Sharp property price adjustment on the cards?
Updated: 2013-11-02 07:20
By Hong Liang (China Daily)
Nobel laureate Robert Shiller, who is best known for accurately predicting the collapse of the property market in the Untied States, which triggered the financial crisis of 2008, has warned that the Chinese property market is facing a similar calamity.
His prognosis has stirred a hot debate in the media and on the Internet. But while conceding that property prices have continued to rise, especially in major cities, to levels fewer and fewer people can afford, many economists in government think tanks and academia were eager to sooth market nerves by noting the fundamental differences between the Chinese economy and that of the US.
In China, these unwavering optimists contended, brutal market forces that made an adjustment so painful in the US and some other economies, can be tempered by administrative as well as monetary measures. Indeed, the market is expecting the government to introduce stronger measures to deflate the property bubble in the coming months. Many analysts believe a nationwide adjustment will only be brought about by a substantial hike in borrowing costs.
However, there are those who warn that the property sector is like the genie that has grown too big and wild to be put back into the bottle. What the authorities can, or should, do, they said, is to contain the potential damage of the fallout of what is widely believed to be an inevitable adjustment, or crash, if you must.
It's hard to assess the potential scope of the fallout because so many local governments have become highly dependent on the income from land sales to finance their humongous debts from banks. As a result, a sharp downturn in real estate prices across the country could set off a chain reaction that could shake the foundation of the financial markets.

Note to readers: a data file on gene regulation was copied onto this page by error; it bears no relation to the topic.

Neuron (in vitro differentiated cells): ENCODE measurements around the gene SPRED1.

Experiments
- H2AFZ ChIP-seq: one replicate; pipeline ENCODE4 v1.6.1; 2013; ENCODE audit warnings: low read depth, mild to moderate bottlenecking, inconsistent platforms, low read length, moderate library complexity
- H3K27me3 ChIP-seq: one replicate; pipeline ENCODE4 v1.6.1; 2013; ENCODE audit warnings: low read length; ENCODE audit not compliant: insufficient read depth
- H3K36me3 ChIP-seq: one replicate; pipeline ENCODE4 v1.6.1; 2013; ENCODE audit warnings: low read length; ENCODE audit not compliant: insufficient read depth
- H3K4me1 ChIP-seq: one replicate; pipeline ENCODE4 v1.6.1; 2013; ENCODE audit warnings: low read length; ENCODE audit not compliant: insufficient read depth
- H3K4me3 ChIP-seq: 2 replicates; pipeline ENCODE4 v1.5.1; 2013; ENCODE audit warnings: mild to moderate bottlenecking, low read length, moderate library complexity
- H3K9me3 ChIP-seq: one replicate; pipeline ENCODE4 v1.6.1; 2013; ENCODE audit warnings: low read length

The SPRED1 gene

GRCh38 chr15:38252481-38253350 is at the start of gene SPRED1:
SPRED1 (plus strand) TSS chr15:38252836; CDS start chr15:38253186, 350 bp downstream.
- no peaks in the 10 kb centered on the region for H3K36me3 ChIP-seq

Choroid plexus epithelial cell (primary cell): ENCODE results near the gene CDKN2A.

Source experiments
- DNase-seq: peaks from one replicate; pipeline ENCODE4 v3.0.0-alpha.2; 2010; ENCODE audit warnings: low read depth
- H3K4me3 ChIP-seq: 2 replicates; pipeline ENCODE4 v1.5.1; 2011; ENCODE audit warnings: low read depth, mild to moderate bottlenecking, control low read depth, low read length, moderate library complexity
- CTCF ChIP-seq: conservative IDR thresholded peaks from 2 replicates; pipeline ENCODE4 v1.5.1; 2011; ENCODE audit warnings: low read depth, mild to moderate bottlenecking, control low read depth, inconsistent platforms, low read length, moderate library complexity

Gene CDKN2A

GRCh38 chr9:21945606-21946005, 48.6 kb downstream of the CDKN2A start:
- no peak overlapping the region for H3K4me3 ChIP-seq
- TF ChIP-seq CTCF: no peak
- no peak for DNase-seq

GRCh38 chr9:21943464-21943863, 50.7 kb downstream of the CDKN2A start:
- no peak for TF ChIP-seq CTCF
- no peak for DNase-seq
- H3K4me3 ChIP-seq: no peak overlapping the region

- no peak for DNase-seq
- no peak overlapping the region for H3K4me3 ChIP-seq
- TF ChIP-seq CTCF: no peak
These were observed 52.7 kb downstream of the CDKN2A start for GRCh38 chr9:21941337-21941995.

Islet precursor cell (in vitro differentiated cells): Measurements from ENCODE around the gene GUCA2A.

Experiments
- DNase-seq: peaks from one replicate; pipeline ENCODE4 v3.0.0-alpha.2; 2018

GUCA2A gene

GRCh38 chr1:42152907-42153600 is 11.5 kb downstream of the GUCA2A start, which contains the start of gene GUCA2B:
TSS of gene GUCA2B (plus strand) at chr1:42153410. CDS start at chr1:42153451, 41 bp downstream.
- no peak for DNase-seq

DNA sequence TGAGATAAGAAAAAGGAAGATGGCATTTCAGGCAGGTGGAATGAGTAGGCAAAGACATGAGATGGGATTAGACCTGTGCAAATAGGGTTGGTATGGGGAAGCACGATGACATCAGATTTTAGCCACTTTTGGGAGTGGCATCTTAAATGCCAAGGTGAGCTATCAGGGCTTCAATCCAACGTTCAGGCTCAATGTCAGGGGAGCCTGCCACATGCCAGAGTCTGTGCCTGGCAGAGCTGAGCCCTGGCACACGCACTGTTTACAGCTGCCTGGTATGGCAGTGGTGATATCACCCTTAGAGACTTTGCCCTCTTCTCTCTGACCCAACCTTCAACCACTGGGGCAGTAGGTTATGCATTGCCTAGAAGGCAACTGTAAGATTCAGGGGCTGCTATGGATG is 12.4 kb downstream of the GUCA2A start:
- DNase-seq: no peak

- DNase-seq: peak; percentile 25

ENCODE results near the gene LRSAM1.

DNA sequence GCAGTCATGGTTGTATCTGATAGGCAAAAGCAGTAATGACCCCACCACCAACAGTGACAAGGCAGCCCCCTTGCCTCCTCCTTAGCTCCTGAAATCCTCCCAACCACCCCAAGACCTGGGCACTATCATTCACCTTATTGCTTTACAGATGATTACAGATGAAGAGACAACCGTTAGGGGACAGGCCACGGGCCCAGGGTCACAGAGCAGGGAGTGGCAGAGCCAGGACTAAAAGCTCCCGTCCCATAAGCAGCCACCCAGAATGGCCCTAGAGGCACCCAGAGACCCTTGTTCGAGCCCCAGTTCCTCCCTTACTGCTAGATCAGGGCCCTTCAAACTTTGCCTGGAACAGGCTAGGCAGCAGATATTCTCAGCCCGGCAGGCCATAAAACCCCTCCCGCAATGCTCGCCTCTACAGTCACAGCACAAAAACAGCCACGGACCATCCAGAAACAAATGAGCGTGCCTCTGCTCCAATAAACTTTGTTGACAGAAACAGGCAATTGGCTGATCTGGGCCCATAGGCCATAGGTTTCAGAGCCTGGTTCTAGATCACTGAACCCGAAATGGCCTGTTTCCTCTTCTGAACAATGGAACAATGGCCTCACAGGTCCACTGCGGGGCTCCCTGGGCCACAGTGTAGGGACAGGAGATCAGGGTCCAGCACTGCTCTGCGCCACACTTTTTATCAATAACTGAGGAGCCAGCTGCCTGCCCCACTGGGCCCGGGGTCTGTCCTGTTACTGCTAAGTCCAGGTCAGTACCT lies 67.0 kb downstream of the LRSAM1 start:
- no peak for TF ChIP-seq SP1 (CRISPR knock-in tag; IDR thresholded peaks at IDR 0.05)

An adjustment is already happening in some smaller cities. In Wenzhou, once a boomtown in Zhejiang province, the property market has remained in the doldrums for many months, and rows on rows of apartment blocks in the "ghost towns" of Ordos in the Inner Mongolia autonomous region remain vacant.
To be sure, the demand for apartments in Beijing, Shanghai and other major cities has continued to outstrip supply. Many analysts attribute the strong demand to exceptionally low lending rates, the average rate of a 30-year mortgage taken out by a first-time homebuyer has slipped to below 5.5 percent a year, and an urge to buy now before prices go even higher.
The question in the minds of many economists at this point is what will it take to trigger a massive adjustment in property prices. In Ordos and some other smaller cities, the problem stemmed largely from overbuilding, but the prolonged slump in overseas demand for Chinese exports has already had a devastating impact on the property market in Wenzhou.
The brutality of such an adjustment was vividly demonstrated in the massive destruction of asset values in Hong Kong after the outbreak of the Asian financial crisis in 1997. But the Hong Kong banking system withstood the onslaught of a 60 percent decline in average property prices at least partly because of prudent risk management and timely regulatory measures introduced before the outbreak of the crisis.
As an open economy and with its currency pegged to the US dollar, Hong Kong is subject to global trends. What's more, Hong Kong has always adhered to the free-market principle that market forces must be allowed to run their course. The best it can do is to minimize the risks and introduce measures to lessen the social and economic pain before the economy can regain its balance. Tempering with market forces seldom works.
The author is a senior editor of China Daily. email@example.com
(China Daily 11/02/2013 page5)